Thursday, April 29, 2010
Our son had a tough time getting out of the house for school this morning. He couldn't find one of his shoes and it was clearly Jame's fault because he took his shoes last night and was chasing him around the house. He looked "everywhere." I had him retrace the chasing game, check outside, under furniture, in the basement, in the garage, in his closet--no sign of the shoe. He, of course, couldn't wear any other shoes because: 1) it is gym today, 2) there's sand in the black pair, and, 3) there's a hole in the sole of the green pair. By this time the school bus had come and gone and he was on his bed crying.
The real issue: he was disappointed over not being able to attend an organized sibling event this weekend. We don't want him to be put in a position to talk about his interview with the DA with his sisters. We don't want his sisters to have any influence over what he said, what and how he remembers things, or "advise" him on what to do now. One of his sisters is still friends with the sister of one of his abusers. Sweet, huh? We want to control the environment, tone and conversation when he sees his sisters. I assured him we would arrange a time for him to visit with his sisters.
We found the other shoe in his laundry basket and I drove him to school with him chatting on about the various kickball games he's been playing in gym class. I think tomorrow we may have a sock meltdown.
I recently attended a two-part leadership training program through the national organization of my humble little local youth organization. One of the exercises the faculty had us do was to chart our personal timelines, marking highs and lows. I saw that mine had very few dips--an accident when I was a baby resulting in several surgeries and a scar on my face, the death of grandparents, the recent estrangement from my family--and many peaks--academic achievements, getting jobs I wanted, travels, meeting my spouse, parenting. It got me thinking of what our son's timeline would look like. He isn't even out of elementary school and has already had more lows than my entire leadership class combined. My anger and disgust over the physical, sexual and emotional abuse he endured makes me physically and emotionally sick. His disclosures certainly put his behaviors and "quirks" in perspective--control, trust, being believed, hyper-vigilance, inabilityy to take personal responsibility. By his reporting these abuses and speaking out loud the horrible things he is beginning the process of healing. I, however, want to hurt the people who hurt him.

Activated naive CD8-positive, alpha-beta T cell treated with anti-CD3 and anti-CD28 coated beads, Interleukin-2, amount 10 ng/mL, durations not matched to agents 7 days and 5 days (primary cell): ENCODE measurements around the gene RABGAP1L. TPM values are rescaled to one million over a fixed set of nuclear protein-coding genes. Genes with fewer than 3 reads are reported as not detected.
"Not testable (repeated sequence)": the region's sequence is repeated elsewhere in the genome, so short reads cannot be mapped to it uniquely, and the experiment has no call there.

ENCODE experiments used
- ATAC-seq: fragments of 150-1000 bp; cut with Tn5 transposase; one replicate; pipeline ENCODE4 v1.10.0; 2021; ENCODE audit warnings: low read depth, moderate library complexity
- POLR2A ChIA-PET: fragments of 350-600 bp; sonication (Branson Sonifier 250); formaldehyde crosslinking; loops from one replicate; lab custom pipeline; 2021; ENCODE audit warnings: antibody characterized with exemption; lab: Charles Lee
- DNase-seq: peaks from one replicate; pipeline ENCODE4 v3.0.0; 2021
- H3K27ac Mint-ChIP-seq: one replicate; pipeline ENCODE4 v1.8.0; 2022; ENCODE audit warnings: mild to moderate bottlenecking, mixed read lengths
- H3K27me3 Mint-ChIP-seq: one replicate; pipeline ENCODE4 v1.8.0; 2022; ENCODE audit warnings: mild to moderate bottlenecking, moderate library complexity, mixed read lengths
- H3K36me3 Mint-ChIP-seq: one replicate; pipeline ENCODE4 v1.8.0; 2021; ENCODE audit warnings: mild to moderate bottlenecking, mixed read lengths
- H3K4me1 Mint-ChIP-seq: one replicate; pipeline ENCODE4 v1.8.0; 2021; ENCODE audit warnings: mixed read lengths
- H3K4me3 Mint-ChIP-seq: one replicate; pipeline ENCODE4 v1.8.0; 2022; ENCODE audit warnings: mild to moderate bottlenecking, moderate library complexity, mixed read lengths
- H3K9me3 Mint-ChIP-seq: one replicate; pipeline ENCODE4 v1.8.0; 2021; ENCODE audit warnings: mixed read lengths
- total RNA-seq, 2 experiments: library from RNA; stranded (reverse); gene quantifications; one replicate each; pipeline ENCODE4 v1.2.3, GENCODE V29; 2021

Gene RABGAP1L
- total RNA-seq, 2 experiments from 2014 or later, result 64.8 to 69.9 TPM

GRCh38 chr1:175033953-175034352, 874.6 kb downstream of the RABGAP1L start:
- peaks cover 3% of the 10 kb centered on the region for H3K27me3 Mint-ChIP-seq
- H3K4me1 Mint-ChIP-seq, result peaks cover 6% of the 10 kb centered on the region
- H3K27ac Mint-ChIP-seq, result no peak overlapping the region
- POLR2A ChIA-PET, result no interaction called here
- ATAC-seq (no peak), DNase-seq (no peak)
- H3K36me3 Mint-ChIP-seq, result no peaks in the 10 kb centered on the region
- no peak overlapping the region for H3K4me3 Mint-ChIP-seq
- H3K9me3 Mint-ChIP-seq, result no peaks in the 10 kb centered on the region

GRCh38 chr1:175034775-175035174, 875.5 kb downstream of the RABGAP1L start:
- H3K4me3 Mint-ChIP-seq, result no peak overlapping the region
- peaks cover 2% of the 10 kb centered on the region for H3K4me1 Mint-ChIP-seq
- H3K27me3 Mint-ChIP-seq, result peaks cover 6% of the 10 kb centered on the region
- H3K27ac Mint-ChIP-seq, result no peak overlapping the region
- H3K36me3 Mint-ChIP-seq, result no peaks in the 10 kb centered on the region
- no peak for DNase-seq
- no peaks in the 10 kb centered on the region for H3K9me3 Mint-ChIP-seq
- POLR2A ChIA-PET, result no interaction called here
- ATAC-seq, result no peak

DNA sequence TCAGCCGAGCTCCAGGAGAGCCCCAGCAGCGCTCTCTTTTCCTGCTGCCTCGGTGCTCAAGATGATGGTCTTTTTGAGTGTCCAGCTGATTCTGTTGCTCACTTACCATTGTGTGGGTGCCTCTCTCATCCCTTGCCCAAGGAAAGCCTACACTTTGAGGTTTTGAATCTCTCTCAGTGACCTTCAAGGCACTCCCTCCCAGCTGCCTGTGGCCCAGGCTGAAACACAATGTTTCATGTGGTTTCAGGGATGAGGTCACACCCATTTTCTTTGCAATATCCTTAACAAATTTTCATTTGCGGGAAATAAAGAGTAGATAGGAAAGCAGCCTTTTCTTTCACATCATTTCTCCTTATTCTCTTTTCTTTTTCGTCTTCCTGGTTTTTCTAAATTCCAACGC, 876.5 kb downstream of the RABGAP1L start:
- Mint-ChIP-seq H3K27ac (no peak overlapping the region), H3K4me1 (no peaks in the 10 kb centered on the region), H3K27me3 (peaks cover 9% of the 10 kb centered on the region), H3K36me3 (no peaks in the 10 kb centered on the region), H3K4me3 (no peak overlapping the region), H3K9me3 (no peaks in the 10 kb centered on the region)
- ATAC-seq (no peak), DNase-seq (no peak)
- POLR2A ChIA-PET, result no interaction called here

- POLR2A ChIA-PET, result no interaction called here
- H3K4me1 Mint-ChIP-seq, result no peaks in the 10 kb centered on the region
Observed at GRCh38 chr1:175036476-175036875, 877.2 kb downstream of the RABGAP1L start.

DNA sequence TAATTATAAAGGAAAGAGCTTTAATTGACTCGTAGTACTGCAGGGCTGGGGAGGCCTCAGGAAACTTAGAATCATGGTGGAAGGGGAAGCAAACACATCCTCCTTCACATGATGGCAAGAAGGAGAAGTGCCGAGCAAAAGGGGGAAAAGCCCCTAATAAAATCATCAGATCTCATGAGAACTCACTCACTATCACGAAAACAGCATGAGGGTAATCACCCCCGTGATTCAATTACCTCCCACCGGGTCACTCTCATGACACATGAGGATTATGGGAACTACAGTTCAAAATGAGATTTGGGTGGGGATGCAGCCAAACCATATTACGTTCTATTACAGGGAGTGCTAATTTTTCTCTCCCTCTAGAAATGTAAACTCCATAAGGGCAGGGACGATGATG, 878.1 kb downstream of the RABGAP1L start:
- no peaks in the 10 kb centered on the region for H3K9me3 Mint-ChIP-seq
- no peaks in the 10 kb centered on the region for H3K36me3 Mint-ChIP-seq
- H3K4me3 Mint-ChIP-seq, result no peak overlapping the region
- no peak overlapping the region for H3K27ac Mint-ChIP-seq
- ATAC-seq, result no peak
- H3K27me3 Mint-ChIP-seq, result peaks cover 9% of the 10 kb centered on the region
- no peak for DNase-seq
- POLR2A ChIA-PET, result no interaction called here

Wednesday, April 7, 2010
Tuesday, April 6, 2010
I tend not to be an overly emotional person. That’s not to say that I’m closed, cold-hearted or unfeeling, but I can usually take most things in stride. I’m more on the even-keel end of the emotional spectrum. But this weekend challenged the best of my reserve. We brought Baby D back to her bio-mom on Friday and I spent most of the drive across the state tearing up. I couldn’t even say goodbye. It just hurt too much. My better half (Mama Drama) was my emotional rock, letting me curl up next to her and sob. She says it’s the right thing to do, that she’s where she should be, that there are good supports in place for mom. On a certain level, I know that is all true, I just wish I could believe it. I know this is the work we do. I’m not liking my job right now.
In the meantime, we have a houseful of of boys--Bobby and two new kids--a very sweet 13 year old boy and a very sweet 2 week old boy! We still have to be there for them--attend to their physical and emotional needs. So, I keep the sadness in my heart knowing it will ease with time and enjoy getting to know the new members of our family.